Subterranean Youth Culture: LOLITA

Lolita

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Want to look tea-party-cute whilst rebelling against the patriarchy?

Then go Lolita!

A style that found its beginnings in the 1990s, Lolita is popular amongst grown woman who seek to escape the confines of societal expectation to dress to please the male gaze. The style can be interpreted as a method of escapism and a return to the androgynous sexuality of childhood. For many, Lolita grants women ownership of their own sexualities, rather than the female body as pleasurable appendage for male entertainment. It is also a rebellion against Western standards of beauty, in which bared flesh and curvaceous contours connote desirability.

With Lolita, a whole range of associations come to mind: Victorian porcelain dolls, Alice in Wonderland skipping to her next tea party, and girls (boys, transpeople, et al) dressed in frilly petticoats, tiny bonnets, oversize ribbons, and adorned with doll-like make up.

Lolita encompasses a whole range of styles: from Gothic/Black (kuro-loli) to Sweet (ama-loli), Punk (panku-loli), and even a frighteningly ghoulish genre, called Grotesque Lolita (guro-loli), which features women painted or bandaged to look wounded or diseased, symbolising the wounds inflicted upon them by restrictive societal expectations.

Like so many of these alternative modes of being, enabled by innovative ways of dressing, Lolita woman do not exist quietly and will not submit to the norm: of serving home and husband. Instead, they cater to their own individuality, creating a world in which they surrounded and supported by kindred spirits.

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While some may argue that the style stokes male fantasy, in fact, Lolita’s reversion to a childish style is not meant to be sexually attractive, but rather indulge the wearer’s innermost desires. Why should women who dress up to the extreme always be an object of sexual attention?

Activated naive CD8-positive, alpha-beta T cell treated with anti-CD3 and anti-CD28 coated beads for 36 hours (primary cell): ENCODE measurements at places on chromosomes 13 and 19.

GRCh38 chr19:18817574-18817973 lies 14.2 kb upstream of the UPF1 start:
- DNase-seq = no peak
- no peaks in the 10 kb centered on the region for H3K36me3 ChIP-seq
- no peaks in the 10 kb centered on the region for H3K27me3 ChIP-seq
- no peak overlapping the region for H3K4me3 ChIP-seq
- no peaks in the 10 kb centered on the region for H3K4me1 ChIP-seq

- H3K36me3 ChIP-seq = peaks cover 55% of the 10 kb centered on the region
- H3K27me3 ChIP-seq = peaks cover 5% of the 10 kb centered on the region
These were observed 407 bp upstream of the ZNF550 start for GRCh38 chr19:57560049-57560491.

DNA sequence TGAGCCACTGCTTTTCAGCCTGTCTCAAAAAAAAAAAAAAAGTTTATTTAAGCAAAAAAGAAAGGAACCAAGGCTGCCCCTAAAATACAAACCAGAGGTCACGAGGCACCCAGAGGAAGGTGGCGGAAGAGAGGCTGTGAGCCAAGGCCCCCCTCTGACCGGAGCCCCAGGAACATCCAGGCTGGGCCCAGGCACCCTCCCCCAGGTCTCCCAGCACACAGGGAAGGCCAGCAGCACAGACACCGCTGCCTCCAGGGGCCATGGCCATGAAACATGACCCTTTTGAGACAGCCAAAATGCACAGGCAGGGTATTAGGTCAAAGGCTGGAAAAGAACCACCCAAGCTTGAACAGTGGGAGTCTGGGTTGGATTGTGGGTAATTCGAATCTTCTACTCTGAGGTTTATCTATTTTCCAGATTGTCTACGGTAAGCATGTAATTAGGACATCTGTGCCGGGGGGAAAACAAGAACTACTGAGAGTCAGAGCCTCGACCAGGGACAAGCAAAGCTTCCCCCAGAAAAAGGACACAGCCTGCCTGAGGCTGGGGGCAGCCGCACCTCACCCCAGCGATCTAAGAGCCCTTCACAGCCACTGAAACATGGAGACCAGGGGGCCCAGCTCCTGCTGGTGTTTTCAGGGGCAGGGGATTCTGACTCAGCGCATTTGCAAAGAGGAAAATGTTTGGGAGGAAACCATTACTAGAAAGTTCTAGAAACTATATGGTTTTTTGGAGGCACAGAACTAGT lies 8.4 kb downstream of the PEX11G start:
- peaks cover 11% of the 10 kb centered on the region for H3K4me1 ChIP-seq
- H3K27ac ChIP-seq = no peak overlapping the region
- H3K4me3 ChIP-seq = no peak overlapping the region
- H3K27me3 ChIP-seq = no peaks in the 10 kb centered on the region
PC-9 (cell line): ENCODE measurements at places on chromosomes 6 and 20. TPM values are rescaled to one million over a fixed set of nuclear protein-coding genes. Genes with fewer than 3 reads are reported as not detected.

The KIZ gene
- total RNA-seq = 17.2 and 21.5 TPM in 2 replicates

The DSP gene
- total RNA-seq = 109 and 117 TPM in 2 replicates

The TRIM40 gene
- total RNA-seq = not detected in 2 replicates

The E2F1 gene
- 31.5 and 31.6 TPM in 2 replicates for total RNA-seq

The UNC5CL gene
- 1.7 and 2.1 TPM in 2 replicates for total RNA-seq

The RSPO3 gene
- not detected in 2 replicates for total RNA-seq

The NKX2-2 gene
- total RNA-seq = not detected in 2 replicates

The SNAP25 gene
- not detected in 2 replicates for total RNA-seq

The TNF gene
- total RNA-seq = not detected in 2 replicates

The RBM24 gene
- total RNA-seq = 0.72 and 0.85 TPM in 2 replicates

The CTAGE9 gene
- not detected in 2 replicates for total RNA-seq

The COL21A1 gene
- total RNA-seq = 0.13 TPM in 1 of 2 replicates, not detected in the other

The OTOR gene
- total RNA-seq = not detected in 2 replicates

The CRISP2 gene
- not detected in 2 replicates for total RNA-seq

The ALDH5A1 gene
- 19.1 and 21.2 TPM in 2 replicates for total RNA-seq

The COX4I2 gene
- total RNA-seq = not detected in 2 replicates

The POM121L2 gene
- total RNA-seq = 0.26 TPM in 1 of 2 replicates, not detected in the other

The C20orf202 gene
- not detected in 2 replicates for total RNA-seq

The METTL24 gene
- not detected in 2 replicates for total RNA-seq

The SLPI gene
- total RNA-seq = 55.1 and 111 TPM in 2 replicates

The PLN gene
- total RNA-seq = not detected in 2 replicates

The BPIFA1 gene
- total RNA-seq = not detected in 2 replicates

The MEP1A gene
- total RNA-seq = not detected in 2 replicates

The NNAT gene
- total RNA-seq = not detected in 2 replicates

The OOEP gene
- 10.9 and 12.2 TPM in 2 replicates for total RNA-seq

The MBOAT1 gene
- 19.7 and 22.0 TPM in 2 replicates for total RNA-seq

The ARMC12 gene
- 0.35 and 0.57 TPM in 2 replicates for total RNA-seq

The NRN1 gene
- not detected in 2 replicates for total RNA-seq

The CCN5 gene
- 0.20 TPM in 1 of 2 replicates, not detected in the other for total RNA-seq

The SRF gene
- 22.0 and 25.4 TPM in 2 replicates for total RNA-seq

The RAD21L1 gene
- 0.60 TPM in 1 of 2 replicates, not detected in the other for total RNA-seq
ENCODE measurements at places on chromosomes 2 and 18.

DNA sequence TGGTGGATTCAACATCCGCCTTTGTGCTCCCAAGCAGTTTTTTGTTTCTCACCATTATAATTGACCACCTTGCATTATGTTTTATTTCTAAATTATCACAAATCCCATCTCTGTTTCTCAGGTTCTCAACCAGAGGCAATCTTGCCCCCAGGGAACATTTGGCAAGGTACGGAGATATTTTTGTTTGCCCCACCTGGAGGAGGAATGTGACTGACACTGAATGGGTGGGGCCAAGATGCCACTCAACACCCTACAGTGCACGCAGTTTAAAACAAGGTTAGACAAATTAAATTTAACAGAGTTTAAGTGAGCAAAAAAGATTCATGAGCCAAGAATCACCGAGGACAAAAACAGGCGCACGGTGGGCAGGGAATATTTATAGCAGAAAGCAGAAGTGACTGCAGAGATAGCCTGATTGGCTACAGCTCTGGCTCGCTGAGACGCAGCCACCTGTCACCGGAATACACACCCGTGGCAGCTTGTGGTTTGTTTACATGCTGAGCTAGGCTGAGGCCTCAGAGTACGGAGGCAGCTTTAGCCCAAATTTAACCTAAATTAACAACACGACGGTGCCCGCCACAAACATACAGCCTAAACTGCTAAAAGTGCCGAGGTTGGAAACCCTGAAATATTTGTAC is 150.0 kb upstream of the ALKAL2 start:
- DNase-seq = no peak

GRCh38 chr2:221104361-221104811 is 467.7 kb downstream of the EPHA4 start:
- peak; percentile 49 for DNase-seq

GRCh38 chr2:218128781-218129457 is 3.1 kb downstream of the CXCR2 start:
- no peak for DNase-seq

The Japanese really value conformity, and by doing the very opposite, by standing out, these women speak strongly for themselves.

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Designer Naoto Hiraoka, whose brand h. Naoto is a key proponent driving the Gothic Lolita look, states that,

“One of the salient points about Lolita is that it is really a fashion that is not intended to attract men. The women are creating their own world into which they can get away from the pressures of the larger society.”

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Feel like shopping to expand your Lolita wardrobe? For starters, check out Baby, the Stars Shine Bright, bodyline, Angelic PrettyManifesteange Metamorphose temps de fille, and h. Naoto. If you really want to sell your soul then please, by all means, study the Gothic & Lolita Bible.

Armed with these resources, you can turn a 180° and do a Sailor Moon transformation, evolving into that adorably powerful Lolita manga character that you have always idolised.

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